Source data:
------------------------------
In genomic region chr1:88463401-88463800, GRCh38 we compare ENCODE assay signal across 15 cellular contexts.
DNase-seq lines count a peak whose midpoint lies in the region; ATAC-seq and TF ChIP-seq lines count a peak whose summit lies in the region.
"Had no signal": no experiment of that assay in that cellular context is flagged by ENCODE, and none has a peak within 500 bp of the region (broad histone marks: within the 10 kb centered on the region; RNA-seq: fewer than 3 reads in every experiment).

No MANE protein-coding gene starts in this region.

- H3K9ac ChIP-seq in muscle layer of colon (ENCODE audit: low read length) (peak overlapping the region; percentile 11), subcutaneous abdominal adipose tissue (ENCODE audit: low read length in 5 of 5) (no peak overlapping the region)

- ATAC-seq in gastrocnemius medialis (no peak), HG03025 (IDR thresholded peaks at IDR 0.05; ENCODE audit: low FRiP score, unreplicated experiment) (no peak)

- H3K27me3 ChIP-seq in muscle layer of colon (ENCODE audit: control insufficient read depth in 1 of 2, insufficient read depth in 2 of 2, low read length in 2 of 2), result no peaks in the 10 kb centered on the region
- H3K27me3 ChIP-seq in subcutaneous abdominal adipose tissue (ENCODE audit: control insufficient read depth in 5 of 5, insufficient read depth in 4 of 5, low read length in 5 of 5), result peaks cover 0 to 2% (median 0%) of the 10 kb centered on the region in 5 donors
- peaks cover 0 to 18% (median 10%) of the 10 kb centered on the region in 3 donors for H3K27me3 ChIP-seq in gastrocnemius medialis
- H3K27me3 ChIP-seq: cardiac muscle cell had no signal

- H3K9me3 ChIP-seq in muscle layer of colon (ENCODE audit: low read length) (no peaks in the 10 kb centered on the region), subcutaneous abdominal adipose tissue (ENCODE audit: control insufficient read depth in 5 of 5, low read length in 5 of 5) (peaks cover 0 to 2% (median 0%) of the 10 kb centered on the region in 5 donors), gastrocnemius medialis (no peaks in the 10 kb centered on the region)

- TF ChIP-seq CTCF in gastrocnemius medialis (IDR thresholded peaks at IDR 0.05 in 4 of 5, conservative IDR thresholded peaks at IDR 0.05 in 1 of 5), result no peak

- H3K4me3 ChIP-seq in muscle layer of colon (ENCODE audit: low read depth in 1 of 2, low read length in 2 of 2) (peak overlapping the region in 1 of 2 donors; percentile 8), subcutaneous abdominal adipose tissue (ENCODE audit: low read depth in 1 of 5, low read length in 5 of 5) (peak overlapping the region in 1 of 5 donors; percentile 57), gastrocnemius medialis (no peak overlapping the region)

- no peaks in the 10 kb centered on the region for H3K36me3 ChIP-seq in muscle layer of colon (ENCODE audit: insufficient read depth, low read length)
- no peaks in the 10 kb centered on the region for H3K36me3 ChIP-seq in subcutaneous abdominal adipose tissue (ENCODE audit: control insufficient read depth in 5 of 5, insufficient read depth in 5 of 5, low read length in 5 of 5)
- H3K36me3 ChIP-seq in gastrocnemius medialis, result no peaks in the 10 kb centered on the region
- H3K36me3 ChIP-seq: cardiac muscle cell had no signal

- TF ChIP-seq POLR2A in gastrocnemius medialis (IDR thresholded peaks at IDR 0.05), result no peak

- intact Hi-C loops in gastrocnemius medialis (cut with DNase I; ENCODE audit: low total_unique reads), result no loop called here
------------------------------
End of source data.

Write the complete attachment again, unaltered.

In genomic region chr1:88463401-88463800, GRCh38 we compare ENCODE assay signal across 15 cellular contexts.
DNase-seq lines count a peak whose midpoint lies in the region; ATAC-seq and TF ChIP-seq lines count a peak whose summit lies in the region.
"Had no signal": no experiment of that assay in that cellular context is flagged by ENCODE, and none has a peak within 500 bp of the region (broad histone marks: within the 10 kb centered on the region; RNA-seq: fewer than 3 reads in every experiment).

No MANE protein-coding gene starts in this region.

- H3K9ac ChIP-seq in muscle layer of colon (ENCODE audit: low read length) (peak overlapping the region; percentile 11), subcutaneous abdominal adipose tissue (ENCODE audit: low read length in 5 of 5) (no peak overlapping the region)

- ATAC-seq in gastrocnemius medialis (no peak), HG03025 (IDR thresholded peaks at IDR 0.05; ENCODE audit: low FRiP score, unreplicated experiment) (no peak)

- H3K27me3 ChIP-seq in muscle layer of colon (ENCODE audit: control insufficient read depth in 1 of 2, insufficient read depth in 2 of 2, low read length in 2 of 2), result no peaks in the 10 kb centered on the region
- H3K27me3 ChIP-seq in subcutaneous abdominal adipose tissue (ENCODE audit: control insufficient read depth in 5 of 5, insufficient read depth in 4 of 5, low read length in 5 of 5), result peaks cover 0 to 2% (median 0%) of the 10 kb centered on the region in 5 donors
- peaks cover 0 to 18% (median 10%) of the 10 kb centered on the region in 3 donors for H3K27me3 ChIP-seq in gastrocnemius medialis
- H3K27me3 ChIP-seq: cardiac muscle cell had no signal

- H3K9me3 ChIP-seq in muscle layer of colon (ENCODE audit: low read length) (no peaks in the 10 kb centered on the region), subcutaneous abdominal adipose tissue (ENCODE audit: control insufficient read depth in 5 of 5, low read length in 5 of 5) (peaks cover 0 to 2% (median 0%) of the 10 kb centered on the region in 5 donors), gastrocnemius medialis (no peaks in the 10 kb centered on the region)

- TF ChIP-seq CTCF in gastrocnemius medialis (IDR thresholded peaks at IDR 0.05 in 4 of 5, conservative IDR thresholded peaks at IDR 0.05 in 1 of 5), result no peak

- H3K4me3 ChIP-seq in muscle layer of colon (ENCODE audit: low read depth in 1 of 2, low read length in 2 of 2) (peak overlapping the region in 1 of 2 donors; percentile 8), subcutaneous abdominal adipose tissue (ENCODE audit: low read depth in 1 of 5, low read length in 5 of 5) (peak overlapping the region in 1 of 5 donors; percentile 57), gastrocnemius medialis (no peak overlapping the region)

- no peaks in the 10 kb centered on the region for H3K36me3 ChIP-seq in muscle layer of colon (ENCODE audit: insufficient read depth, low read length)
- no peaks in the 10 kb centered on the region for H3K36me3 ChIP-seq in subcutaneous abdominal adipose tissue (ENCODE audit: control insufficient read depth in 5 of 5, insufficient read depth in 5 of 5, low read length in 5 of 5)
- H3K36me3 ChIP-seq in gastrocnemius medialis, result no peaks in the 10 kb centered on the region
- H3K36me3 ChIP-seq: cardiac muscle cell had no signal

- TF ChIP-seq POLR2A in gastrocnemius medialis (IDR thresholded peaks at IDR 0.05), result no peak

- intact Hi-C loops in gastrocnemius medialis (cut with DNase I; ENCODE audit: low total_unique reads), result no loop called here